Football: Walter accused Gazza of being drunk for two weeks .. Gazza was so scared he peed himself; THE LORENZO AMORUSO STORY.
PAUL GASCOIGNE sat cowering in the Ibrox dressing-room as Walter Smith unleashed a torrent of abuse in the direction of the wayward Geordie genius.
Fists clenched, eyes bulging with anger the Rangers gaffer spat out his rage knowing the holy grail of 10-in-a-row lay in tatters.
One by one the superstars who had carried Gers through the glory years were ripped to shreds until finally Walter turned his anger on fans' favourite Gazza.
Quivering like an errant schoolboy as Smith glowered above him spitting with rage, Gazza's lips trembled with fear, his knees shaking uncontrollably.
He couldn't handle the abuse and as Walter continued to rant and rave one of the finest footballing talents in the world peed himself in front of his shocked team-mates.
It was the beginning of the end of Gazza's rollercoaster Ibrox career.
At that moment Lorenzo Amoruso knew he would never have the chance to play alongside the man he had grown to love in their short time together.
Amoruso had arrived at Gers speaking little English but was immediately befriended by ex-Serie A star Gascoigne who helped him settle in Govan.
But as the dream of a record-breaking 10th title started to look doomed the pressure began to mount and Amoruso, who hadn't yet made his competitive debut for Gers after picking up a knee injury, knew a crushing defeat at Fir Park seemed to have handed the title to Celtic.
He said: "It was around March and the title was slipping away. We had gone to Motherwell and lost 2-1 after Coisty - who was making his own late push to save 10-in-a-row - had opened the scoring.
"It was a terrible defeat and one that seemed to push Walter Smith over the edge because on the Monday he was angrier than I had ever seen him.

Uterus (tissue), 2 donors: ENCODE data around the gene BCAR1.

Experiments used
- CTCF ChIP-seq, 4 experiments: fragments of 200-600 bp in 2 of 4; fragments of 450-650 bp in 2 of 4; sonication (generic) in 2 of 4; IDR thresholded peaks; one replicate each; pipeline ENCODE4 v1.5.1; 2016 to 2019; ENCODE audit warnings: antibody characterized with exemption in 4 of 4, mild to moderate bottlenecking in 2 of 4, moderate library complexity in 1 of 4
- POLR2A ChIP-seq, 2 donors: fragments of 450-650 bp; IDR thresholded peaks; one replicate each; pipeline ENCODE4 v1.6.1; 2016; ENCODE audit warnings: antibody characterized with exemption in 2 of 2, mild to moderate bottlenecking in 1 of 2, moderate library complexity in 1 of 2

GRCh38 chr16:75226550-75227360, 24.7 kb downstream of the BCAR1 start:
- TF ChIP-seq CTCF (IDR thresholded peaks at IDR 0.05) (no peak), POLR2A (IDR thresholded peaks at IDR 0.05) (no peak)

"He was furious and wanted the players to know . `You are throwing the title away to that useless lot across the city,' was his message.
"He singled out some players for special attention. One by one they were dealt with until he reached Gazza. "And as for you,' he said, `you've hardly been sober enough to train properly for the last two weeks...'
"Walter had really lost it now. I was certain he was about to punch Gazza in the face. It was a scary sight - too scary for Gazza.
"I noticed his trousers were turning a darker colour around the groin. I could not believe what I was seeing. He was sitting there peeing himself right before our eyes.
"I can't remember what happened next. I think Walter just walked away and the rest of us did not know what to say.
"But less than a month later Gazza had gone to Middlesbrough. By the time I was fit enough to begin playing again he was away and that remains one of my great regrets."
Amoruso knew the peeing incident was the end of the England star's topsy- turvy Ibrox career and sweet revenge for striker Erik Bo Andersen who months earlier had been on the receiving end of one of Gazza's sick dressing-room japes.